Children's Eating Behavior: The Importance of Nutrition Standards for Foods in Schools

Authors


Katherine B. Bevans, Assistant Professor of Pediatrics, (bevans@email.chop.edu), The Children's Hospital of Philadelphia, 3535 Market Street, Room 1449, Philadelphia, PA 19104.

Abstract

BACKGROUND: To enhance the impact of school nutrition programs on children's health, more information is needed on the associations between healthy and unhealthy food offerings during school lunch periods and children's eating behavior. The purpose of this study is to evaluate the contributions of food offerings and participation in school lunch programs on children's overall (both in- and out-of-school) eating behavior.

METHODS: A cross-sectional observational study was conducted in which 2039 students in 12 elementary and 10 middle schools reported their eating behavior and the frequencies with which they purchased meals and à la carte items in the school cafeteria. Food service managers from each school provided information on the availability of foods and beverages during school lunch periods. Multilevel regression analyses were conducted to identify school- and student-level predictors of children's eating behavior.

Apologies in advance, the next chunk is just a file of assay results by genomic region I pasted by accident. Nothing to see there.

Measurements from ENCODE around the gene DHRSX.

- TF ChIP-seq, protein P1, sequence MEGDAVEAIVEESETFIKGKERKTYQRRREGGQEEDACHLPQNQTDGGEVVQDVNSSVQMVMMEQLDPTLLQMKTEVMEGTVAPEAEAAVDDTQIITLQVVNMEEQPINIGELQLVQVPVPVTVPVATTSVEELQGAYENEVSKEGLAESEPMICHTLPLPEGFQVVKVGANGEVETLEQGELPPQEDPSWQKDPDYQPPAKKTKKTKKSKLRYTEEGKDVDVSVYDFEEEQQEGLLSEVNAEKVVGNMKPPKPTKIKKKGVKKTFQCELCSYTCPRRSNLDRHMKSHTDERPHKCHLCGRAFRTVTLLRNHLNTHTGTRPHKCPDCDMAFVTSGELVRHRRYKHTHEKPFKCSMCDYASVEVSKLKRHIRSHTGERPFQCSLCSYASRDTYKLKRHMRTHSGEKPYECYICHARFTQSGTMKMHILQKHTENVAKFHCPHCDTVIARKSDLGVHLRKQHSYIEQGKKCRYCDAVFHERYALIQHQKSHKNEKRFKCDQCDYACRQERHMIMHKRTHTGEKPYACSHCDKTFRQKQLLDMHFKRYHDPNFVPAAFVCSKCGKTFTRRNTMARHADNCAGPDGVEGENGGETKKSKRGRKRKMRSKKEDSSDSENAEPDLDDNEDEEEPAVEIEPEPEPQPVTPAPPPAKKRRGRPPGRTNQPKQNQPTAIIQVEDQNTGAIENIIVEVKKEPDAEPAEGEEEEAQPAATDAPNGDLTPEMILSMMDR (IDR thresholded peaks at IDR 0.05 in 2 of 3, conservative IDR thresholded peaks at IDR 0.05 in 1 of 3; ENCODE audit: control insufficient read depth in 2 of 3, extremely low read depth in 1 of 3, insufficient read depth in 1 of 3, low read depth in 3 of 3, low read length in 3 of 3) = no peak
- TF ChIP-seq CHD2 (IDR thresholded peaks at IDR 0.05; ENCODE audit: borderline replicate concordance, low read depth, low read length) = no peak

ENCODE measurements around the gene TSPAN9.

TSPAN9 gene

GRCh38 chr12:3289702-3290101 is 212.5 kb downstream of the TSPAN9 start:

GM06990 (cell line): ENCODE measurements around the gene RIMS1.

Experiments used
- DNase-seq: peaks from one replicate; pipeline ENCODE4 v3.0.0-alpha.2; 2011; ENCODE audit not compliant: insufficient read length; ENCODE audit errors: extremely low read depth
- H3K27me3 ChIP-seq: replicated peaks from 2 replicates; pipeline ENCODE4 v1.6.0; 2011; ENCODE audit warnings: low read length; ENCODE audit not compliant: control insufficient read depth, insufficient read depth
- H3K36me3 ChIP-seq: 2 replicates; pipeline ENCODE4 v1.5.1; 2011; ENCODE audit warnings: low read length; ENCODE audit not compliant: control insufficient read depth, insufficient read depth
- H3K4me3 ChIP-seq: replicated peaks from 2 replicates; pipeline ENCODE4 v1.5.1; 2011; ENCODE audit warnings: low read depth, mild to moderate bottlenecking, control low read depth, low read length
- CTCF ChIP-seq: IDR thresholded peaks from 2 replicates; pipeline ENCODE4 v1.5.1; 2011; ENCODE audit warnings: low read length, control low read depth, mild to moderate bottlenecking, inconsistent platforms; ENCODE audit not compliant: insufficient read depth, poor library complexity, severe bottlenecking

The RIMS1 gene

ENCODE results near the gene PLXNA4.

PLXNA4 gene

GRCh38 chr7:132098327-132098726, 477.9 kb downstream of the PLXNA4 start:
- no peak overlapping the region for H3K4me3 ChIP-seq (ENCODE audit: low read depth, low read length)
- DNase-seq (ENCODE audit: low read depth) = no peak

RESULTS: The availability of nutritious foods during school lunch periods was associated with healthier eating behavior among students. However, this effect was observed only among children who infrequently purchased à la carte food items, and not among those who were frequent purchasers.

CONCLUSION: Increased availability of fruits, vegetables, whole grains, and low-fat dairy products as components of school meals may be an effective strategy to promote healthy eating behaviors among children. Improving the nutrition standards for foods offered in competition with federally reimbursable school meals may enhance the positive effects of school meal programs on student eating behavior.

Ancillary